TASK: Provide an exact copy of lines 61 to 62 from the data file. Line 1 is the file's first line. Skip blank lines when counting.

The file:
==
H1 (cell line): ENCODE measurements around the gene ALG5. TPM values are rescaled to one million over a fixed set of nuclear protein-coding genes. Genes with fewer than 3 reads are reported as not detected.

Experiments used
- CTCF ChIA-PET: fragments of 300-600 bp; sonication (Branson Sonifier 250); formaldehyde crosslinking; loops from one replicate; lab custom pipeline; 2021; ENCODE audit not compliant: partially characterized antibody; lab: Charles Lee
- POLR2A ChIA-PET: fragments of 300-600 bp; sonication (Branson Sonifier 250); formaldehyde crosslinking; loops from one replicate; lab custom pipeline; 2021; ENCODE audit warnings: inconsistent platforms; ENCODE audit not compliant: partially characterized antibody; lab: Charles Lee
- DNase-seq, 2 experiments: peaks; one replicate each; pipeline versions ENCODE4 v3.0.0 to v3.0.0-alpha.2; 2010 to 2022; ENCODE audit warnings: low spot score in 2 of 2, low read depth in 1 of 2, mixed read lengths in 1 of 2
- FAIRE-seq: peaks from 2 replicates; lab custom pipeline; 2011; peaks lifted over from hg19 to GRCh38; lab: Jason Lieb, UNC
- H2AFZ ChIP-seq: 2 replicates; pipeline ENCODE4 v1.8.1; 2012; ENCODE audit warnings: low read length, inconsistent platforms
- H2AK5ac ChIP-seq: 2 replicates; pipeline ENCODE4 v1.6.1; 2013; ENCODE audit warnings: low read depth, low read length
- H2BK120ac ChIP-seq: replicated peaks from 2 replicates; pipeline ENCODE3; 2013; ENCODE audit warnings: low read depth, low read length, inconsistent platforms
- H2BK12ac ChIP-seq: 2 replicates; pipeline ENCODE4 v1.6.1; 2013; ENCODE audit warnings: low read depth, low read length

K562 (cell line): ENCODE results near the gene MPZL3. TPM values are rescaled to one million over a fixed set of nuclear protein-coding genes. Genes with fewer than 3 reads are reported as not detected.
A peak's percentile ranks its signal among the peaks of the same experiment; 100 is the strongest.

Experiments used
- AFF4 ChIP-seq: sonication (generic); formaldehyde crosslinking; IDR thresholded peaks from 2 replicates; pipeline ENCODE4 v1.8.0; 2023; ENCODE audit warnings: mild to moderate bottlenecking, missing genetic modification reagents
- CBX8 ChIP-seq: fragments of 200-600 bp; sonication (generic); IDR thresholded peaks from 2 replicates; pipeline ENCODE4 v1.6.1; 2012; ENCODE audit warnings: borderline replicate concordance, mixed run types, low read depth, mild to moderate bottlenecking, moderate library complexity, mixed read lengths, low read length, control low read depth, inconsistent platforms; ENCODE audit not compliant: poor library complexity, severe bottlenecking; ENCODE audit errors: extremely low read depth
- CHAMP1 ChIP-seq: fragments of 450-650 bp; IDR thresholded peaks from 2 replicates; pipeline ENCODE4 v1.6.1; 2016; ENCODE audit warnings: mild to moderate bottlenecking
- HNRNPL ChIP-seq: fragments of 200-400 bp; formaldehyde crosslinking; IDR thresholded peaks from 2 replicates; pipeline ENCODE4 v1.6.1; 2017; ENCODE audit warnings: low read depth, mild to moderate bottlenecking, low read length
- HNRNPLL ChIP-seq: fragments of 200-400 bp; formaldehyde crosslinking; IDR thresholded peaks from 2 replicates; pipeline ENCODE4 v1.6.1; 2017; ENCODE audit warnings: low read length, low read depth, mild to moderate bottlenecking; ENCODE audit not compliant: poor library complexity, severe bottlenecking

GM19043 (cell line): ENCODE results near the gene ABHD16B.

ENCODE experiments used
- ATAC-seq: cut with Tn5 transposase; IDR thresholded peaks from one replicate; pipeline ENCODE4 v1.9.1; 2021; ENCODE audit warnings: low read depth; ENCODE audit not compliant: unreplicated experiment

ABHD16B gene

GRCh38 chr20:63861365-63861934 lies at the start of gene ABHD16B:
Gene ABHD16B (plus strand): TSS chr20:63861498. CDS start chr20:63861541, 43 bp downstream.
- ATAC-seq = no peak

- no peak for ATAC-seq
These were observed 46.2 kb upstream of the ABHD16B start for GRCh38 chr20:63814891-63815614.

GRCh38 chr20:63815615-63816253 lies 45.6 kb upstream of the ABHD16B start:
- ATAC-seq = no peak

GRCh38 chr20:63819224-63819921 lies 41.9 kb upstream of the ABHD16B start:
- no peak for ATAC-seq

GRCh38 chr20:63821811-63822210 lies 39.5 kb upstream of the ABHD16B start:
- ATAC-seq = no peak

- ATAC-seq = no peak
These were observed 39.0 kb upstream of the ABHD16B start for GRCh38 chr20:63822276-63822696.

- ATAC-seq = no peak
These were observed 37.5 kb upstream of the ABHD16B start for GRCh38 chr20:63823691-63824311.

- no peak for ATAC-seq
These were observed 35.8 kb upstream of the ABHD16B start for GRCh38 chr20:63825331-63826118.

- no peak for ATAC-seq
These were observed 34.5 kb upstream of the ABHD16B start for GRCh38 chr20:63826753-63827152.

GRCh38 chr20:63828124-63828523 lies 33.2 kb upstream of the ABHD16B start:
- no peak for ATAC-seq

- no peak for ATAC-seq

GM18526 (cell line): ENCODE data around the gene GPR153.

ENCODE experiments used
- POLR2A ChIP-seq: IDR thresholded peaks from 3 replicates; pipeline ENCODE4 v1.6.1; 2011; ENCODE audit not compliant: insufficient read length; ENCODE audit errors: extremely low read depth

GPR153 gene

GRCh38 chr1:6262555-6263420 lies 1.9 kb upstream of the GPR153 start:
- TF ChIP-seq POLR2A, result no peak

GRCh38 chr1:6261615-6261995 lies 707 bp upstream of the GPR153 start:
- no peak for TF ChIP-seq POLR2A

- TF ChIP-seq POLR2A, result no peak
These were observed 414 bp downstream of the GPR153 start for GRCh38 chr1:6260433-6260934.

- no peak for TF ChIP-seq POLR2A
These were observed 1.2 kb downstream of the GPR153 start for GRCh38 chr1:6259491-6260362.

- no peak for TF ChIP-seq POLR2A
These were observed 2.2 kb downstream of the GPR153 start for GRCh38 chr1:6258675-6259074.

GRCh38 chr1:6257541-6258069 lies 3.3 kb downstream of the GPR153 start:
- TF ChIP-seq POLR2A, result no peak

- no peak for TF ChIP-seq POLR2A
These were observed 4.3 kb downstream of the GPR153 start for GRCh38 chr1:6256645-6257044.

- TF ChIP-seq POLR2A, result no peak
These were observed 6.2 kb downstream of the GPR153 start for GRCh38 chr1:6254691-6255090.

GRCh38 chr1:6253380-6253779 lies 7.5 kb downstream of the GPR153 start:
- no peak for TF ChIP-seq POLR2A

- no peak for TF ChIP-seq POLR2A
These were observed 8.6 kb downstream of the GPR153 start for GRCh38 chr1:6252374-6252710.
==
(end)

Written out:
- no peak for TF ChIP-seq POLR2A
These were observed 4.3 kb downstream of the GPR153 start for GRCh38 chr1:6256645-6257044.